Month: September 2018

Getting finances in order

Financial worries don’t just affect our waking hours

Financial fears are creeping into sleeping hours, as new research shows money worries are a top cause of nightmares[1]. Our dreams are how we naturally make sense of all the information and experiences that we unconsciously absorb every day.

They are not just some random occurrence but actually a deliberate process, enabling us to draw on our past experiences and then use them to make the most of future possibilities. Dreams provide us with meaningful insights into specific challenges that we may be encountering in our day-to-day lives.

Power and confidence
Two in five (41%) people said money makes them anxious, which can have a big impact on the subconscious. One of the most common types of dream is about teeth falling out (18%). Teeth symbolise power and confidence, with financial concerns leading to nightmares about you losing them as you’re not in control.

Financial worries don’t just affect our waking hours: as the research shows, they are creeping into our subconscious and giving us nightmares. Keeping on top of finances makes us feel in control and eases money worries. Setting a budget can help towards getting our finances in order.

Reality of dreams
The research highlights the link between our dreams and what we get up to when we’re awake; nine in ten people think real life issues (88%) and their emotions (91%) affect the type of dreams we have. People in the UK take it one step further, with three in ten (31%) basing real-life decisions on dreams or nightmares.

Nightmares plague millions of people, with nearly nine in ten (85%) of us suffering from them. A quarter (23%) suffer from nightmares once a week or more frequently, with falling (40%) and violence (29%) being the more common types of nightmare.

Gender divide
The data also shows a gap between men and women when it comes to dreams, with more than half (56%) of men having based decisions or changed something in their life after a dream in comparison to just a quarter (27%) of women. Two in five men (44%) suffer from nightmares once a week or more frequently in comparison to one in six women (17%). Women (37%) are also more private about sharing their nightmares with other people in comparison to men (27%). τ

Source data:
[1] The research was carried out by RWB, on behalf of Royal London, between 6 and 9 July 2018 amongst 1,055 UK adults (aged 18+) and is representative of the UK population. The survey was carried out online and all research conducted adheres to the MRS Code of Conduct (2014). 

Positive outcomes

Impact investing without sacrificing returns or profits

For those looking to make the world a better place, but not wanting to sacrifice returns or profits, impact investing aims to support a positive social or environmental impact as well as looking to achieve compelling financial returns at the heart of sustainable investing.

The term ‘impact investing’ was first coined in 2007, although the practice developed over years beforehand. It seeks to generate both social change and a return on capital and ends the old dichotomy where business was seen solely as a way to make a profit, while social progress was better achieved only through philanthropy or public policy.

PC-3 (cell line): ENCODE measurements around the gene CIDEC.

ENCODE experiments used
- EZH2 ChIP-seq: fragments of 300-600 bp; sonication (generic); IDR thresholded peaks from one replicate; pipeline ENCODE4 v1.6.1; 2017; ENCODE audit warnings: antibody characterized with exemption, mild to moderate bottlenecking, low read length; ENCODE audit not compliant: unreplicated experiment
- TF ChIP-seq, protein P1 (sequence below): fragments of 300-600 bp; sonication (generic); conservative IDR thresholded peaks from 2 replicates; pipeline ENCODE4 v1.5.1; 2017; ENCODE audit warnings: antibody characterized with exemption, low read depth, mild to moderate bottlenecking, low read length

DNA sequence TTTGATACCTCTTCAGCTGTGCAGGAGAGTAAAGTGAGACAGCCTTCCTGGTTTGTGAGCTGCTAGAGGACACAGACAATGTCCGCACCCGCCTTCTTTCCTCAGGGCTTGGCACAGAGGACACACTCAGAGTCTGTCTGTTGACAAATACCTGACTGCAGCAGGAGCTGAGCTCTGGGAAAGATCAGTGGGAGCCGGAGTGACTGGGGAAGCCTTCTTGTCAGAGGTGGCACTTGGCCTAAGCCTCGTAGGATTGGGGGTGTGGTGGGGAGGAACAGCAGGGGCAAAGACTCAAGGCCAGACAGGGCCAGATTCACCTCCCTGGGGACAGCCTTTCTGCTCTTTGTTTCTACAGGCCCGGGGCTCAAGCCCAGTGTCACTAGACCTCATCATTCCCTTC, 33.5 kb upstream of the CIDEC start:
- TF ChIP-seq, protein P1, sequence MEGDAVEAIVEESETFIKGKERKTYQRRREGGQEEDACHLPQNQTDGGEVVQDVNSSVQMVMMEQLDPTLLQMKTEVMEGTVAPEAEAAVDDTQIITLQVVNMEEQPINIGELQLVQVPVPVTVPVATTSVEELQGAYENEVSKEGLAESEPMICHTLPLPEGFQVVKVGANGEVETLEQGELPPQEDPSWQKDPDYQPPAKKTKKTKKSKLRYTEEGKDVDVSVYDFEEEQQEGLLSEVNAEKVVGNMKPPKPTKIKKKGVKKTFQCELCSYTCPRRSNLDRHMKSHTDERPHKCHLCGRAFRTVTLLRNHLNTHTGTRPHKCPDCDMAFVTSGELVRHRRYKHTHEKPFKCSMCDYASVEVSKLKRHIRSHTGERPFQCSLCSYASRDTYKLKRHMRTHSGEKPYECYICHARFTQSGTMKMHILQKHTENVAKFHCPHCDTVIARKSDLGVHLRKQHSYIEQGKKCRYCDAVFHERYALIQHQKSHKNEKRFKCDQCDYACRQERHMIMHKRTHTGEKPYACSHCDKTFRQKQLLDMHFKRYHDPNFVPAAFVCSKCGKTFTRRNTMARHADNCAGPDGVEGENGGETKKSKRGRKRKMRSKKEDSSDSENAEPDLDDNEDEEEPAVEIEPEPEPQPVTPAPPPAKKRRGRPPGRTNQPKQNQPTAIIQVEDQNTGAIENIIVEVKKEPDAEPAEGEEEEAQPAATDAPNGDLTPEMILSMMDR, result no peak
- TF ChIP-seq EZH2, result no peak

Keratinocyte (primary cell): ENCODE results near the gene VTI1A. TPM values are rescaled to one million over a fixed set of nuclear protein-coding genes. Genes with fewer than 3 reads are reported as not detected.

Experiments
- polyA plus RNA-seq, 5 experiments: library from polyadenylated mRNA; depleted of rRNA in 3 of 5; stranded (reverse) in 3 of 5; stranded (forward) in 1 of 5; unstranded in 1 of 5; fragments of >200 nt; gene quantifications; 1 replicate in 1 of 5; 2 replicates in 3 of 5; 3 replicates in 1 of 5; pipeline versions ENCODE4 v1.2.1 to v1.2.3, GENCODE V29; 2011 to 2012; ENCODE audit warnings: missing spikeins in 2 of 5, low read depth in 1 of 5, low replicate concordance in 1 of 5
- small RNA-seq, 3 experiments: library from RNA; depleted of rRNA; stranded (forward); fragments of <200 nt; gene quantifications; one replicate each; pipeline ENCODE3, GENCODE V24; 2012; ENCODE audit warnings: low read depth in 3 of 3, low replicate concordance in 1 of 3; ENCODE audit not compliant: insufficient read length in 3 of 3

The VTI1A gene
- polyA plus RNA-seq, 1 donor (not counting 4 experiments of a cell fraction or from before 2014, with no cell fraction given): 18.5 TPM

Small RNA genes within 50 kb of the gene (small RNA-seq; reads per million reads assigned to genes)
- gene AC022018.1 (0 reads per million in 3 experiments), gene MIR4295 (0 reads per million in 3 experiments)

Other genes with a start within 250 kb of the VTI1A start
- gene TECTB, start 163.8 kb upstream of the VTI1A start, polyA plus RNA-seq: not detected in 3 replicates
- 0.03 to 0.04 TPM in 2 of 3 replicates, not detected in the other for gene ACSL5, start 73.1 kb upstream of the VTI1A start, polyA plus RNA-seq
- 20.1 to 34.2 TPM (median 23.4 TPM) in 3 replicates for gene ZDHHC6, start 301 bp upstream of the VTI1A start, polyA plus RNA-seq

Not a recent phenomenon
Socially responsible investing is not a recent phenomenon – it can actually be traced back several centuries. Early initiatives were all based on the exclusion of controversial sectors such as tobacco or armaments rather than on investing in businesses which have the power to do good. That’s what impact investing is seeking to achieve, and it has begun to gain traction.

The upward swing of impact investing is being led by millennials. This type of investing considers a company’s commitment to corporate social responsibility (CSR), or the sense of duty to positively serve society as a whole, before becoming involved with that company. This societal impact differs depending on the industry and the specific company within that industry, but some common examples include giving back to the community by helping the less fortunate or investing in sustainable energy practices.

Social and environmental themes
Once the preserve of the super-rich, individuals and families would come together to identify promising opportunities to make money and do good at the same time. But, increasingly, investor impact strategies are now covering a broader range of social and environmental themes and, in many cases, harness the latest technology or pioneer delivery systems to gain efficiencies and reach those most in need.

Impact investments can be made in both emerging and developed markets and target a range of returns depending on an investor’s strategic goals. The growing impact investment market provides capital to address the world’s most pressing challenges in sectors such as sustainable agriculture, renewable energy, conservation, micro finance, and affordable and accessible basic services including housing, healthcare and education.

Challenging previous long-held views
Impact investing challenges the previous long-held views that social and environmental issues should be addressed only by philanthropic donations, and that market investments should focus exclusively on achieving financial returns.

The impact investing market directs capital to enterprises that generate social or environmental benefits, and offers diverse and viable opportunities for investors to advance social and environmental solutions through investments that also produce financial returns.

Some impact investments may be more expensive than other types of investments and be riskier and generally provide less choice in the market place.

THE VALUE OF INVESTMENTS AND INCOME FROM THEM MAY GO DOWN. YOU MAY NOT GET BACK THE ORIGINAL AMOUNT INVESTED.

Looking to the future

Taking the steps now to prepare yourself for retirement

With increasing numbers of people working past traditional retirement ages[1], stopping work can seem a long way off, especially for younger people. But it’s the dream of an early retirement that keeps many people going through the daily work grind.